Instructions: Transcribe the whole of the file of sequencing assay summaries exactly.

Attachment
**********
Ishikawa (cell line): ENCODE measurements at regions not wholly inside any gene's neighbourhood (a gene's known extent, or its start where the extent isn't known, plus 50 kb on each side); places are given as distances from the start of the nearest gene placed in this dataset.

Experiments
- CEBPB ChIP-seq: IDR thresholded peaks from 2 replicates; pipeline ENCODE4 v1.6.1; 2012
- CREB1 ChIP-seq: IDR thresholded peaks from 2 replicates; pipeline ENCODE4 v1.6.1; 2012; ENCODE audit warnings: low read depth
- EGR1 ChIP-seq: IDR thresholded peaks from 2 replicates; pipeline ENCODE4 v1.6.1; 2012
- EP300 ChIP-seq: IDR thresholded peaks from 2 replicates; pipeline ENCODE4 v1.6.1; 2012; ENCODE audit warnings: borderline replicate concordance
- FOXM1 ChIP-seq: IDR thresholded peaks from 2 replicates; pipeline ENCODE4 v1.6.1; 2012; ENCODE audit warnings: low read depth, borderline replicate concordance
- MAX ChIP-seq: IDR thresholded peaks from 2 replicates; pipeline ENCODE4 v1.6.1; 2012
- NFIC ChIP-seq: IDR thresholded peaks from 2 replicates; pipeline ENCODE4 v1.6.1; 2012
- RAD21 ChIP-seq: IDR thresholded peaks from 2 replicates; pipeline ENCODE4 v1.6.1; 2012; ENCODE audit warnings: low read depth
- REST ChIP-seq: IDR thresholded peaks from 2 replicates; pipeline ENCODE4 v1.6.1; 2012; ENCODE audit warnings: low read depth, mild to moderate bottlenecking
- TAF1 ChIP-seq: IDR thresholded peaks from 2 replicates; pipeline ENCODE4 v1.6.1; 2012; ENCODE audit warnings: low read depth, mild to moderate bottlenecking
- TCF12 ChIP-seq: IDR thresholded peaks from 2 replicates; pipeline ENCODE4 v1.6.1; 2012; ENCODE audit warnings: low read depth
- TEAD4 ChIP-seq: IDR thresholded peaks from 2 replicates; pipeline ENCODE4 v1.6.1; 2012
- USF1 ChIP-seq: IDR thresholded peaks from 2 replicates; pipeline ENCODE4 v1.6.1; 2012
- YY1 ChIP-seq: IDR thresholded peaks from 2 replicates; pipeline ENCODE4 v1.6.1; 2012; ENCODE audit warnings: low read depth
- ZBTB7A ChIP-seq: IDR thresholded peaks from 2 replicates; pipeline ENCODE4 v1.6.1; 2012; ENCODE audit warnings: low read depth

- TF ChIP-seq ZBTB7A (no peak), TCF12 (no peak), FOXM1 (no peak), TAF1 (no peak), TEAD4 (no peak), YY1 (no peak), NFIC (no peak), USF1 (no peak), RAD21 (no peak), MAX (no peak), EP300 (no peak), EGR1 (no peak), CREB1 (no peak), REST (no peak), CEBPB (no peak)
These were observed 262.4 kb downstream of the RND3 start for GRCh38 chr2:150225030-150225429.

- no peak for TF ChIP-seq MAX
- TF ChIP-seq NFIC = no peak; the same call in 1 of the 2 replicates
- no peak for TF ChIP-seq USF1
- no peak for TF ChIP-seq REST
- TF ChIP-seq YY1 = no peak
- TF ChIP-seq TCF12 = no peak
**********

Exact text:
Ishikawa (cell line): ENCODE measurements at regions not wholly inside any gene's neighbourhood (a gene's known extent, or its start where the extent isn't known, plus 50 kb on each side); places are given as distances from the start of the nearest gene placed in this dataset.

Experiments
- CEBPB ChIP-seq: IDR thresholded peaks from 2 replicates; pipeline ENCODE4 v1.6.1; 2012
- CREB1 ChIP-seq: IDR thresholded peaks from 2 replicates; pipeline ENCODE4 v1.6.1; 2012; ENCODE audit warnings: low read depth
- EGR1 ChIP-seq: IDR thresholded peaks from 2 replicates; pipeline ENCODE4 v1.6.1; 2012
- EP300 ChIP-seq: IDR thresholded peaks from 2 replicates; pipeline ENCODE4 v1.6.1; 2012; ENCODE audit warnings: borderline replicate concordance
- FOXM1 ChIP-seq: IDR thresholded peaks from 2 replicates; pipeline ENCODE4 v1.6.1; 2012; ENCODE audit warnings: low read depth, borderline replicate concordance
- MAX ChIP-seq: IDR thresholded peaks from 2 replicates; pipeline ENCODE4 v1.6.1; 2012
- NFIC ChIP-seq: IDR thresholded peaks from 2 replicates; pipeline ENCODE4 v1.6.1; 2012
- RAD21 ChIP-seq: IDR thresholded peaks from 2 replicates; pipeline ENCODE4 v1.6.1; 2012; ENCODE audit warnings: low read depth
- REST ChIP-seq: IDR thresholded peaks from 2 replicates; pipeline ENCODE4 v1.6.1; 2012; ENCODE audit warnings: low read depth, mild to moderate bottlenecking
- TAF1 ChIP-seq: IDR thresholded peaks from 2 replicates; pipeline ENCODE4 v1.6.1; 2012; ENCODE audit warnings: low read depth, mild to moderate bottlenecking
- TCF12 ChIP-seq: IDR thresholded peaks from 2 replicates; pipeline ENCODE4 v1.6.1; 2012; ENCODE audit warnings: low read depth
- TEAD4 ChIP-seq: IDR thresholded peaks from 2 replicates; pipeline ENCODE4 v1.6.1; 2012
- USF1 ChIP-seq: IDR thresholded peaks from 2 replicates; pipeline ENCODE4 v1.6.1; 2012
- YY1 ChIP-seq: IDR thresholded peaks from 2 replicates; pipeline ENCODE4 v1.6.1; 2012; ENCODE audit warnings: low read depth
- ZBTB7A ChIP-seq: IDR thresholded peaks from 2 replicates; pipeline ENCODE4 v1.6.1; 2012; ENCODE audit warnings: low read depth

- TF ChIP-seq ZBTB7A (no peak), TCF12 (no peak), FOXM1 (no peak), TAF1 (no peak), TEAD4 (no peak), YY1 (no peak), NFIC (no peak), USF1 (no peak), RAD21 (no peak), MAX (no peak), EP300 (no peak), EGR1 (no peak), CREB1 (no peak), REST (no peak), CEBPB (no peak)
These were observed 262.4 kb downstream of the RND3 start for GRCh38 chr2:150225030-150225429.

- no peak for TF ChIP-seq MAX
- TF ChIP-seq NFIC = no peak; the same call in 1 of the 2 replicates
- no peak for TF ChIP-seq USF1
- no peak for TF ChIP-seq REST
- TF ChIP-seq YY1 = no peak
- TF ChIP-seq TCF12 = no peak